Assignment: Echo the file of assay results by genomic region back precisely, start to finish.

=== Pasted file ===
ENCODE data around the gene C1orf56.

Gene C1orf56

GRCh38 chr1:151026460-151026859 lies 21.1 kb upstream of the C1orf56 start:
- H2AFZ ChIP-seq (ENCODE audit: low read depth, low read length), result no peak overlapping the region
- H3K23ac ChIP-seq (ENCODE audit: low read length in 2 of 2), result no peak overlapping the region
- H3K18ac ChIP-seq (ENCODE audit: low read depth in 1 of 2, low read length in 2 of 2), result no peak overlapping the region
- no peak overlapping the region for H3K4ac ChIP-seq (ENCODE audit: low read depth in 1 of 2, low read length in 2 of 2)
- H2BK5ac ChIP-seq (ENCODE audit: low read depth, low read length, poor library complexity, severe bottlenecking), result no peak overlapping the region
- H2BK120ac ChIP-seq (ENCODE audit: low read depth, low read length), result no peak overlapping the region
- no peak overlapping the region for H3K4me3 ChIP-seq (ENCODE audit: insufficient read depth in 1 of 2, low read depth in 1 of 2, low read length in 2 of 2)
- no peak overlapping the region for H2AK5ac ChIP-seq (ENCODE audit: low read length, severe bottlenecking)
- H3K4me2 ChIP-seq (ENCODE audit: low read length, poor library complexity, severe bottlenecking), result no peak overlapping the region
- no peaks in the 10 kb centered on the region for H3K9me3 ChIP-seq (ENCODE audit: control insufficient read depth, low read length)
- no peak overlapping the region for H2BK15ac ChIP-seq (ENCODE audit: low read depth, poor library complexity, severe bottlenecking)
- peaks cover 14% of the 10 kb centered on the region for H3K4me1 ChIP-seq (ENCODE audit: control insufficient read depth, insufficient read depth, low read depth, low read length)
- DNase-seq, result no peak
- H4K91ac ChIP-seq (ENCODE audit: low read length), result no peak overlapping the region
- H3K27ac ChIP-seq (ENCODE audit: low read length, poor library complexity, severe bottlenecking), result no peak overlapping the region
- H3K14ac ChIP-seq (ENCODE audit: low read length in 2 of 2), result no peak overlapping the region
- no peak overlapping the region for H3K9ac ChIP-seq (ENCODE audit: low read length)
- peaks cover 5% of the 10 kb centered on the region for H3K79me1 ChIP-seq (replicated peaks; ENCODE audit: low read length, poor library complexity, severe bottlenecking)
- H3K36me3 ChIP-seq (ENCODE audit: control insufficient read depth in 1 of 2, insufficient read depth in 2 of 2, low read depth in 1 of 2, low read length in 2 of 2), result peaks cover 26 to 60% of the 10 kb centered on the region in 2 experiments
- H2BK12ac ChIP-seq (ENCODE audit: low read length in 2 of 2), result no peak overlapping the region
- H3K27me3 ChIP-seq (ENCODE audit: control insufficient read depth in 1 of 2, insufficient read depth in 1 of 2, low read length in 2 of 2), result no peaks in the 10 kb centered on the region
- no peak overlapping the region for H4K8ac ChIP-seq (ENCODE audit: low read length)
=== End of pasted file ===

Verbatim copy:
ENCODE data around the gene C1orf56.

Gene C1orf56

GRCh38 chr1:151026460-151026859 lies 21.1 kb upstream of the C1orf56 start:
- H2AFZ ChIP-seq (ENCODE audit: low read depth, low read length), result no peak overlapping the region
- H3K23ac ChIP-seq (ENCODE audit: low read length in 2 of 2), result no peak overlapping the region
- H3K18ac ChIP-seq (ENCODE audit: low read depth in 1 of 2, low read length in 2 of 2), result no peak overlapping the region
- no peak overlapping the region for H3K4ac ChIP-seq (ENCODE audit: low read depth in 1 of 2, low read length in 2 of 2)
- H2BK5ac ChIP-seq (ENCODE audit: low read depth, low read length, poor library complexity, severe bottlenecking), result no peak overlapping the region
- H2BK120ac ChIP-seq (ENCODE audit: low read depth, low read length), result no peak overlapping the region
- no peak overlapping the region for H3K4me3 ChIP-seq (ENCODE audit: insufficient read depth in 1 of 2, low read depth in 1 of 2, low read length in 2 of 2)
- no peak overlapping the region for H2AK5ac ChIP-seq (ENCODE audit: low read length, severe bottlenecking)
- H3K4me2 ChIP-seq (ENCODE audit: low read length, poor library complexity, severe bottlenecking), result no peak overlapping the region
- no peaks in the 10 kb centered on the region for H3K9me3 ChIP-seq (ENCODE audit: control insufficient read depth, low read length)
- no peak overlapping the region for H2BK15ac ChIP-seq (ENCODE audit: low read depth, poor library complexity, severe bottlenecking)
- peaks cover 14% of the 10 kb centered on the region for H3K4me1 ChIP-seq (ENCODE audit: control insufficient read depth, insufficient read depth, low read depth, low read length)
- DNase-seq, result no peak
- H4K91ac ChIP-seq (ENCODE audit: low read length), result no peak overlapping the region
- H3K27ac ChIP-seq (ENCODE audit: low read length, poor library complexity, severe bottlenecking), result no peak overlapping the region
- H3K14ac ChIP-seq (ENCODE audit: low read length in 2 of 2), result no peak overlapping the region
- no peak overlapping the region for H3K9ac ChIP-seq (ENCODE audit: low read length)
- peaks cover 5% of the 10 kb centered on the region for H3K79me1 ChIP-seq (replicated peaks; ENCODE audit: low read length, poor library complexity, severe bottlenecking)
- H3K36me3 ChIP-seq (ENCODE audit: control insufficient read depth in 1 of 2, insufficient read depth in 2 of 2, low read depth in 1 of 2, low read length in 2 of 2), result peaks cover 26 to 60% of the 10 kb centered on the region in 2 experiments
- H2BK12ac ChIP-seq (ENCODE audit: low read length in 2 of 2), result no peak overlapping the region
- H3K27me3 ChIP-seq (ENCODE audit: control insufficient read depth in 1 of 2, insufficient read depth in 1 of 2, low read length in 2 of 2), result no peaks in the 10 kb centered on the region
- no peak overlapping the region for H4K8ac ChIP-seq (ENCODE audit: low read length)